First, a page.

Snowden, nein! High court foils opposition attempt to bring whistleblower to Berlin

Snowden, nein! High court foils opposition attempt to bring whistleblower to Berlin
A German court has rejected a bid by opposition parties to bring ex-NSA contractor Edward Snowden to Berlin to testify about the US agency’s intelligence activities in Germany before a parliamentary committee.

Members of Germany’s Green and left parties petitioned Berlin’s Federal Constitutional Court to grant Snowden temporary entry to Berlin in order to answer questions about the National Security Agency’s (NSA) alleged espionage on German nationals.

On Friday, the court threw the bid out, saying that it does not have jurisdiction in the matter and that the case should be decided by a different court, Germany’s BHG Federal Court of Justice. The panel labeled the petition “inadmissible,” the DPA news agency reports.

Chancellor Angela Merkel’s center-left ruling coalition government is wary of having Snowden enter the country, believing his presence might strain US-German relations, and that the country could be put under pressure to extradite the famous whistleblower.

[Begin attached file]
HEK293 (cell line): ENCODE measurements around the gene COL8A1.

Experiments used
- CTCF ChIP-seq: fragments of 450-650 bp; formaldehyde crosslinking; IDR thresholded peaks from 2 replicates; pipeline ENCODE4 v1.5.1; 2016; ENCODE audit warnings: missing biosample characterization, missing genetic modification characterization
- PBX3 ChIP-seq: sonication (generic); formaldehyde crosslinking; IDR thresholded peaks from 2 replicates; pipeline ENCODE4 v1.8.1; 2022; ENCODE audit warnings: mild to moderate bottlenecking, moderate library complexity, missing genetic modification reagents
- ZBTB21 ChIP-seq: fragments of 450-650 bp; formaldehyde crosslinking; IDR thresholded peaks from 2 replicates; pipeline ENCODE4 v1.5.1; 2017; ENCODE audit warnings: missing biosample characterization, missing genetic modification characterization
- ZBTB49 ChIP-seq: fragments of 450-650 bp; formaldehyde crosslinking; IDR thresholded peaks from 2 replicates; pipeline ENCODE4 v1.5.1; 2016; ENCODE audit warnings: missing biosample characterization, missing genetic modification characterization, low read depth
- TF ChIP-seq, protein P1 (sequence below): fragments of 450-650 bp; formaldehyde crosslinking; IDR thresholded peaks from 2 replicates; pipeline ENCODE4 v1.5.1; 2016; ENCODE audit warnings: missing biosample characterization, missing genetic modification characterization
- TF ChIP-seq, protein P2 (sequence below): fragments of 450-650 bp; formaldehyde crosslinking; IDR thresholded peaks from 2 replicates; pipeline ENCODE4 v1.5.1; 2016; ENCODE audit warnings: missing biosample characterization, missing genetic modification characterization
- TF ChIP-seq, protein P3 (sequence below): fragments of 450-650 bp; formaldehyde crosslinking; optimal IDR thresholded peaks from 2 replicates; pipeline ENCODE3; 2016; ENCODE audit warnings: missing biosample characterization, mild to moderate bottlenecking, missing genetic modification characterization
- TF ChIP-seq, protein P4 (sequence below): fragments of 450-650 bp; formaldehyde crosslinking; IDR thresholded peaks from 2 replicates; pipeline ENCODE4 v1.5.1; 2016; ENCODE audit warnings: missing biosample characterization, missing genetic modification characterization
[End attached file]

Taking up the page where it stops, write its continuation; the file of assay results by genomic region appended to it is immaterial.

READ MORE: ‘Hostile to privacy’: Snowden urges internet users to get rid of Dropbox

Officials have suggested sending the 8-member parliamentary committee to question Snowden in Moscow, while committee chairman Patrick Senburg proposed conducting the interview via video. Snowden’s lawyer, however, has said that the former NSA contractor will only speak to the panel if allowed to do so in Germany.

The main entrance of Germany's intelligence agency Bundesnachrichtendienst (BND) (Reuters / Michael Dalder)

The committee is investigating allegations of NSA spying on German citizens and politicians, including Chancellor Merkel. The probe, launched in March, seeks to assess the extent of the espionage and to determine whether German intelligence aided the operations.

On Thursday, chief federal prosecutor, Harald Range, declared that so far no definitive evidence has been found linking the NSA to the hacking of Merkel’s phone, as suggested in documents leaked by Snowden last year.
The bugging allegations shocked and enraged the German public, with Merkel decrying the breach of trust as unacceptable and comparing the NSA’s actions to those of the Stasi, the infamous East German secret police.

READ MORE: No NSA doc, no evidence? German prosecutor says can’t prove US tapped Merkel’s phone

Earlier this year, in the wake of the scandalous surveillance revelations, Berlin unsuccessfully attempted to secure a “no-spy” agreement with Washington.